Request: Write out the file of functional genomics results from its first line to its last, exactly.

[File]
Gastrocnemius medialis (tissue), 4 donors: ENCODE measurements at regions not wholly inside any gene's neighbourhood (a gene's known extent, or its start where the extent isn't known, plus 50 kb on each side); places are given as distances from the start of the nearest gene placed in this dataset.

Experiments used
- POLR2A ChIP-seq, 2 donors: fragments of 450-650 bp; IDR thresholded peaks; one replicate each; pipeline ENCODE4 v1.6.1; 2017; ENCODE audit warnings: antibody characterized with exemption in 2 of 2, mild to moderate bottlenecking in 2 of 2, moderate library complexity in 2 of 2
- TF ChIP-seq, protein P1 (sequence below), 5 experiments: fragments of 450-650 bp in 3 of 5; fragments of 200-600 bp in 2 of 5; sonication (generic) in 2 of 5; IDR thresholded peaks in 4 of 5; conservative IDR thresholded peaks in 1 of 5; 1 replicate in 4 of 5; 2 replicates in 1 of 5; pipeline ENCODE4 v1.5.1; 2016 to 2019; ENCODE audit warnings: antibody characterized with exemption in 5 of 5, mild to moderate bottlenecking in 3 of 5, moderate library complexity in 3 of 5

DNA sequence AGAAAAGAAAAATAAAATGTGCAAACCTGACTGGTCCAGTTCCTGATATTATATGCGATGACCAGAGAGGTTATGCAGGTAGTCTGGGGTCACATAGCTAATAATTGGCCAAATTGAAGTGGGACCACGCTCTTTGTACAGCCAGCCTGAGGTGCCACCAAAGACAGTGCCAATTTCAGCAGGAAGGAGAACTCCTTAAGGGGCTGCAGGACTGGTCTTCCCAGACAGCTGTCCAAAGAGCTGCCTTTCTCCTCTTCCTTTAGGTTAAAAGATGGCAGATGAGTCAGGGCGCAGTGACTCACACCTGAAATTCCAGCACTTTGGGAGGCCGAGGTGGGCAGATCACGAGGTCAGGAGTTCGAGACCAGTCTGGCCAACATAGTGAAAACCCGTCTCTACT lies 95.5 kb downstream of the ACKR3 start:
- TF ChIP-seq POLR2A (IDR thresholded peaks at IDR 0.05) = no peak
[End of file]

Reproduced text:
Gastrocnemius medialis (tissue), 4 donors: ENCODE measurements at regions not wholly inside any gene's neighbourhood (a gene's known extent, or its start where the extent isn't known, plus 50 kb on each side); places are given as distances from the start of the nearest gene placed in this dataset.

Experiments used
- POLR2A ChIP-seq, 2 donors: fragments of 450-650 bp; IDR thresholded peaks; one replicate each; pipeline ENCODE4 v1.6.1; 2017; ENCODE audit warnings: antibody characterized with exemption in 2 of 2, mild to moderate bottlenecking in 2 of 2, moderate library complexity in 2 of 2
- TF ChIP-seq, protein P1 (sequence below), 5 experiments: fragments of 450-650 bp in 3 of 5; fragments of 200-600 bp in 2 of 5; sonication (generic) in 2 of 5; IDR thresholded peaks in 4 of 5; conservative IDR thresholded peaks in 1 of 5; 1 replicate in 4 of 5; 2 replicates in 1 of 5; pipeline ENCODE4 v1.5.1; 2016 to 2019; ENCODE audit warnings: antibody characterized with exemption in 5 of 5, mild to moderate bottlenecking in 3 of 5, moderate library complexity in 3 of 5

DNA sequence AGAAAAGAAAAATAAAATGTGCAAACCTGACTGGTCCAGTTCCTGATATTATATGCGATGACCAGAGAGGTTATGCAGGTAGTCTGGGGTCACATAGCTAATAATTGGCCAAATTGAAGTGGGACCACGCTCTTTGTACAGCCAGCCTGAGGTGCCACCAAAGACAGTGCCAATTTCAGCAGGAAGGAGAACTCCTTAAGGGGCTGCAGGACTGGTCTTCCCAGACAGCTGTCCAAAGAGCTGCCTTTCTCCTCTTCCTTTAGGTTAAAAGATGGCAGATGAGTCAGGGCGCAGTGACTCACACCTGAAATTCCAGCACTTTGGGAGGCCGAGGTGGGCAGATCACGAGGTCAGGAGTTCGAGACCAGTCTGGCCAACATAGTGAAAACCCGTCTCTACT lies 95.5 kb downstream of the ACKR3 start:
- TF ChIP-seq POLR2A (IDR thresholded peaks at IDR 0.05) = no peak